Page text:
Businesses should also rethink their talent model to build greater diversity in their teams and skillsets. This can include tapping into all talent pools including independent contractors, crowdsourcing and even gig workers, when the model requires it. This can help organisations to adopt varied skillsets while resolving talent resourcing issues in the short-term. 

Enhancing business innovation via cross-fertilisation 

From a business perspective, cross-fertilisation involves transferring insights and technologies between various industries to facilitate innovation. 

For example, we have realised that despite the differences in process and industry, good practices in the automotive industry have been a source of inspiration for  the aerospace sector.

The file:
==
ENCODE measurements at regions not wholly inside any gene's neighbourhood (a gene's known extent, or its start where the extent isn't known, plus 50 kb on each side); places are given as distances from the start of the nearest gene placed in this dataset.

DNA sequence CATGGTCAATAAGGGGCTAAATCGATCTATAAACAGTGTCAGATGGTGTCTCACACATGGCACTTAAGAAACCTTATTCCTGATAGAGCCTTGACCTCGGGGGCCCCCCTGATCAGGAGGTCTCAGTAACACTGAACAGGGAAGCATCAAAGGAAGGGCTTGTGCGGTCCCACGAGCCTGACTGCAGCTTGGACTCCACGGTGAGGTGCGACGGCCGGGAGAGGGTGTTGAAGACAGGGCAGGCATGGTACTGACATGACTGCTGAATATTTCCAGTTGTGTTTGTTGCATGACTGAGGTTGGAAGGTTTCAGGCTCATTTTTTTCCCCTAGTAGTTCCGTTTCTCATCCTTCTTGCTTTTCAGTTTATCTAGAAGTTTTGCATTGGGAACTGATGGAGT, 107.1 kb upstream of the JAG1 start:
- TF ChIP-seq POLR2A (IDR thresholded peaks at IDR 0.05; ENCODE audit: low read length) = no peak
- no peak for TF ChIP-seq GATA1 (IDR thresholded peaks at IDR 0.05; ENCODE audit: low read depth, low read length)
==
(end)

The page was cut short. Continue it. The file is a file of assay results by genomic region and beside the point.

As air travel continues to recover from the impact of the pandemic, it is estimated that more than 38,000 new aircraft are expected to be sold over the next 20 years to meet growing demand. This brings challenges around complying with high safety requirements and improving the quality of products, while also ensuring competitive pricing strategies. From our previous experience working with businesses in the automotive sector, we know that industry has already addressed similar challenges and under similar circumstances – that of rising demand and fierce competition between manufacturers. Although production and market constraints are by no means identical across these industries, the cross-fertilisation of practices and solutions from automotive to  aerospace is providing effective solutions to the latter’s productivity and competitivity challenges.